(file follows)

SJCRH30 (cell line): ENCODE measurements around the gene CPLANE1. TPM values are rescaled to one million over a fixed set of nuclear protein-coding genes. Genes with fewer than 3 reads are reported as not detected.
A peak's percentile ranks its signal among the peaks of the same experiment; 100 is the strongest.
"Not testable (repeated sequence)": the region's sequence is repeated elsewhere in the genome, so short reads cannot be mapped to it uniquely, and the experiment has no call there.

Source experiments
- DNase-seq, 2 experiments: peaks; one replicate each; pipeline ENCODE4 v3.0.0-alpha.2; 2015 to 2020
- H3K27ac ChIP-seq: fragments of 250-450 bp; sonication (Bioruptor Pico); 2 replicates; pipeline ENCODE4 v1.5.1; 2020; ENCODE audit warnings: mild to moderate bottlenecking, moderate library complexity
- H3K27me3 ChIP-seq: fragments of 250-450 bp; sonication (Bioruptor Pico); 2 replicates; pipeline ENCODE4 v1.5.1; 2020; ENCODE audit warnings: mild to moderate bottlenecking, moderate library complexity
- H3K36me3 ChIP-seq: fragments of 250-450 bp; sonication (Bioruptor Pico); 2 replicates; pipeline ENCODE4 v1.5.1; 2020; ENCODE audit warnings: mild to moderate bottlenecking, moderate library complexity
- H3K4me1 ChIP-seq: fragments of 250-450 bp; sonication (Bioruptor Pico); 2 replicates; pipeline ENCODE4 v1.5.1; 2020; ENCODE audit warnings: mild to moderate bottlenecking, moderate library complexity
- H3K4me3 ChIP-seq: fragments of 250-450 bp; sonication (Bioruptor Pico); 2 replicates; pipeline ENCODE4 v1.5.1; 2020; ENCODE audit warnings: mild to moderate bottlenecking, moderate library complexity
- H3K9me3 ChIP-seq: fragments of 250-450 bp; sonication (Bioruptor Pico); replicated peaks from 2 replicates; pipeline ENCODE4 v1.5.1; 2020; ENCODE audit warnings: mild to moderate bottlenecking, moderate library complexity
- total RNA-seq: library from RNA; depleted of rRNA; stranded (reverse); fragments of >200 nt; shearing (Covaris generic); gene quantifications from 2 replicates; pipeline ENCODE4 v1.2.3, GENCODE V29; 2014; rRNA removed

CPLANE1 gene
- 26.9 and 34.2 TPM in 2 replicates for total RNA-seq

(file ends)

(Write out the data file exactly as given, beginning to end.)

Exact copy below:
SJCRH30 (cell line): ENCODE measurements around the gene CPLANE1. TPM values are rescaled to one million over a fixed set of nuclear protein-coding genes. Genes with fewer than 3 reads are reported as not detected.
A peak's percentile ranks its signal among the peaks of the same experiment; 100 is the strongest.
"Not testable (repeated sequence)": the region's sequence is repeated elsewhere in the genome, so short reads cannot be mapped to it uniquely, and the experiment has no call there.

Source experiments
- DNase-seq, 2 experiments: peaks; one replicate each; pipeline ENCODE4 v3.0.0-alpha.2; 2015 to 2020
- H3K27ac ChIP-seq: fragments of 250-450 bp; sonication (Bioruptor Pico); 2 replicates; pipeline ENCODE4 v1.5.1; 2020; ENCODE audit warnings: mild to moderate bottlenecking, moderate library complexity
- H3K27me3 ChIP-seq: fragments of 250-450 bp; sonication (Bioruptor Pico); 2 replicates; pipeline ENCODE4 v1.5.1; 2020; ENCODE audit warnings: mild to moderate bottlenecking, moderate library complexity
- H3K36me3 ChIP-seq: fragments of 250-450 bp; sonication (Bioruptor Pico); 2 replicates; pipeline ENCODE4 v1.5.1; 2020; ENCODE audit warnings: mild to moderate bottlenecking, moderate library complexity
- H3K4me1 ChIP-seq: fragments of 250-450 bp; sonication (Bioruptor Pico); 2 replicates; pipeline ENCODE4 v1.5.1; 2020; ENCODE audit warnings: mild to moderate bottlenecking, moderate library complexity
- H3K4me3 ChIP-seq: fragments of 250-450 bp; sonication (Bioruptor Pico); 2 replicates; pipeline ENCODE4 v1.5.1; 2020; ENCODE audit warnings: mild to moderate bottlenecking, moderate library complexity
- H3K9me3 ChIP-seq: fragments of 250-450 bp; sonication (Bioruptor Pico); replicated peaks from 2 replicates; pipeline ENCODE4 v1.5.1; 2020; ENCODE audit warnings: mild to moderate bottlenecking, moderate library complexity
- total RNA-seq: library from RNA; depleted of rRNA; stranded (reverse); fragments of >200 nt; shearing (Covaris generic); gene quantifications from 2 replicates; pipeline ENCODE4 v1.2.3, GENCODE V29; 2014; rRNA removed

CPLANE1 gene
- 26.9 and 34.2 TPM in 2 replicates for total RNA-seq